Jill Hanley, Manuel Salamanca Cardona, Mostafa Henaway, Lindsay Larios, Nuha Dwaikat Shaer, Sonia Ben Soltane and Paul Eid
Access to transportation has long been recognized as key to people’s employment outcomes. Being able to get to work affordably, safely and on time makes all the difference in terms of job security and satisfaction. Recently, the rise of temporary placement agencies, especially as a gateway into the labour market for many newcomers to Canada, raises new questions. In this article, we present the findings of a 3-year longitudinal study that followed 42 (im)migrant temp agency workers in 5 sectors to explore the trajectory of their experiences. We analyze the role of transportation within their employment and make the argument that access to transportation—and especially the lack of it—is an important factor in temp agencies’ control and exploitation of workers. At the same time, those seeking to help workers can look into their work commute as a place of intervention.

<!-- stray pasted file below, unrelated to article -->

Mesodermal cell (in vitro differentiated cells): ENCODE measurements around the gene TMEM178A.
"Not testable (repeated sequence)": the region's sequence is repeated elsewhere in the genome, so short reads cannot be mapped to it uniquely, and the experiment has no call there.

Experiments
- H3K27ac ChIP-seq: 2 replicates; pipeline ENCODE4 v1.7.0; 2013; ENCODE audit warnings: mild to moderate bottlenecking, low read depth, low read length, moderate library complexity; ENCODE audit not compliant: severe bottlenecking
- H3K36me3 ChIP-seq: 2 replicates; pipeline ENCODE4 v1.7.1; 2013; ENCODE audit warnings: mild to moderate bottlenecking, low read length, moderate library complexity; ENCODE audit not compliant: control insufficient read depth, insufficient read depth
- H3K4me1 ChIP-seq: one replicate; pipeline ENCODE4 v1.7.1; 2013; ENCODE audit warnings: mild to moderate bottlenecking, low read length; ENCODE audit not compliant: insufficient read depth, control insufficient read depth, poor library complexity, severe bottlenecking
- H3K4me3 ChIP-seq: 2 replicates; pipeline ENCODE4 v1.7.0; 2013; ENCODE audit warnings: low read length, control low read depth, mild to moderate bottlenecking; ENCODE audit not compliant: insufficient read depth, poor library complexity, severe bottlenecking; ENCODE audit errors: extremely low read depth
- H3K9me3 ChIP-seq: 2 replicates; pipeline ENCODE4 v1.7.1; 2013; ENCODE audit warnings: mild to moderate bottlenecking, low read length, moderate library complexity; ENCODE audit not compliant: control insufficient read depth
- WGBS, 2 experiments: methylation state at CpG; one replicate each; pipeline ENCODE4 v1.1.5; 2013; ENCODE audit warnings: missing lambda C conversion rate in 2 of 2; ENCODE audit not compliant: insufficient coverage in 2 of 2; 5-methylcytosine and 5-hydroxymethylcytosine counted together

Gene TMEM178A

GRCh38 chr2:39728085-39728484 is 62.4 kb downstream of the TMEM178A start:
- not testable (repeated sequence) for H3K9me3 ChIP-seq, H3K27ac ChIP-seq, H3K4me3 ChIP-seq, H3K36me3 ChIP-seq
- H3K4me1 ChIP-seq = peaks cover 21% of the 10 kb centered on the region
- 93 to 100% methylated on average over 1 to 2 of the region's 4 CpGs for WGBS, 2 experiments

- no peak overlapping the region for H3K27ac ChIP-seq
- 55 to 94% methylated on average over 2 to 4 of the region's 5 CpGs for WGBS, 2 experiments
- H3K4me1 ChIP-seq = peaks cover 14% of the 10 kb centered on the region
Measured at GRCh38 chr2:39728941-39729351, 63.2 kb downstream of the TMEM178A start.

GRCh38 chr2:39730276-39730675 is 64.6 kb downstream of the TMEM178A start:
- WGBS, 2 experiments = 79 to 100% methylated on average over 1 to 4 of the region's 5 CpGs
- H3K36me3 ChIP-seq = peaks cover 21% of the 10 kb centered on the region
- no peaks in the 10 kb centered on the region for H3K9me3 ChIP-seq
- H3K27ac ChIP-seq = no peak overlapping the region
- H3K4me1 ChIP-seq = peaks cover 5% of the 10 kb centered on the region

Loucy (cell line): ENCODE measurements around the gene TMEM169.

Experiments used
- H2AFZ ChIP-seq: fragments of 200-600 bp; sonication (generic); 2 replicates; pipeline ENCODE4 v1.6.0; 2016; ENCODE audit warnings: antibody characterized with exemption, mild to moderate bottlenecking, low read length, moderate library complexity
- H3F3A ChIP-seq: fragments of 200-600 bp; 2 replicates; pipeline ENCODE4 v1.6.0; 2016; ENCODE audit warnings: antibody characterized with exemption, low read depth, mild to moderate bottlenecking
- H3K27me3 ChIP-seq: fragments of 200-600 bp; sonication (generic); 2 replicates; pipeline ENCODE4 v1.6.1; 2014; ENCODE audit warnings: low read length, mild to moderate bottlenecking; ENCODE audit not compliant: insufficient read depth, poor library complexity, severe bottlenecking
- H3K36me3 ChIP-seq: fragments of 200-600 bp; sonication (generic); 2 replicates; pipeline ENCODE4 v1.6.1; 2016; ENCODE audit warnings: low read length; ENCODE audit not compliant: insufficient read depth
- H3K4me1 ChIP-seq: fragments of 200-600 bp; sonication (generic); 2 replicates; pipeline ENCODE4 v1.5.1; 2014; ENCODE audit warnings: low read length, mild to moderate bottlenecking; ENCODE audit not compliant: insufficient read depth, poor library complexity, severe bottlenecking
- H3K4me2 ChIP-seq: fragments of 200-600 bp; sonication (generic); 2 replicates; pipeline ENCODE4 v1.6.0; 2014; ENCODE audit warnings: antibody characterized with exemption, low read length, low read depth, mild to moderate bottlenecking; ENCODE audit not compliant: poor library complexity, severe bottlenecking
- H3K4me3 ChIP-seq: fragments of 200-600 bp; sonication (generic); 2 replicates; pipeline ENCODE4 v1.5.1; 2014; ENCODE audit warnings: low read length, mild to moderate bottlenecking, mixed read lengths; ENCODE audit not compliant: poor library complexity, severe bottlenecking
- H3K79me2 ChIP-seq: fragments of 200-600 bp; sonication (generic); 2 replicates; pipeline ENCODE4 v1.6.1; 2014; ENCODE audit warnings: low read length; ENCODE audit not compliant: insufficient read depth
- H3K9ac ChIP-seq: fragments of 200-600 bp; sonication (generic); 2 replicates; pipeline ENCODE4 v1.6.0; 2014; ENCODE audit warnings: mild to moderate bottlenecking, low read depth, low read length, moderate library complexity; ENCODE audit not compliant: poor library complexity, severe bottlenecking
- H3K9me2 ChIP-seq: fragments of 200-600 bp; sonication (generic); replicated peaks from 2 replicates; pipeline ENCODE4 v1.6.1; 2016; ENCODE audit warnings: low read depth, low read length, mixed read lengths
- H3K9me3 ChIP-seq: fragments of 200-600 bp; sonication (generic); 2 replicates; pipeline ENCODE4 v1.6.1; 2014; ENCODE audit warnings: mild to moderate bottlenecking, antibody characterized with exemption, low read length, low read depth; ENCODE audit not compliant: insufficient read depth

Keywords: Migrant workers, temporary placement agencies, transportation, labour rights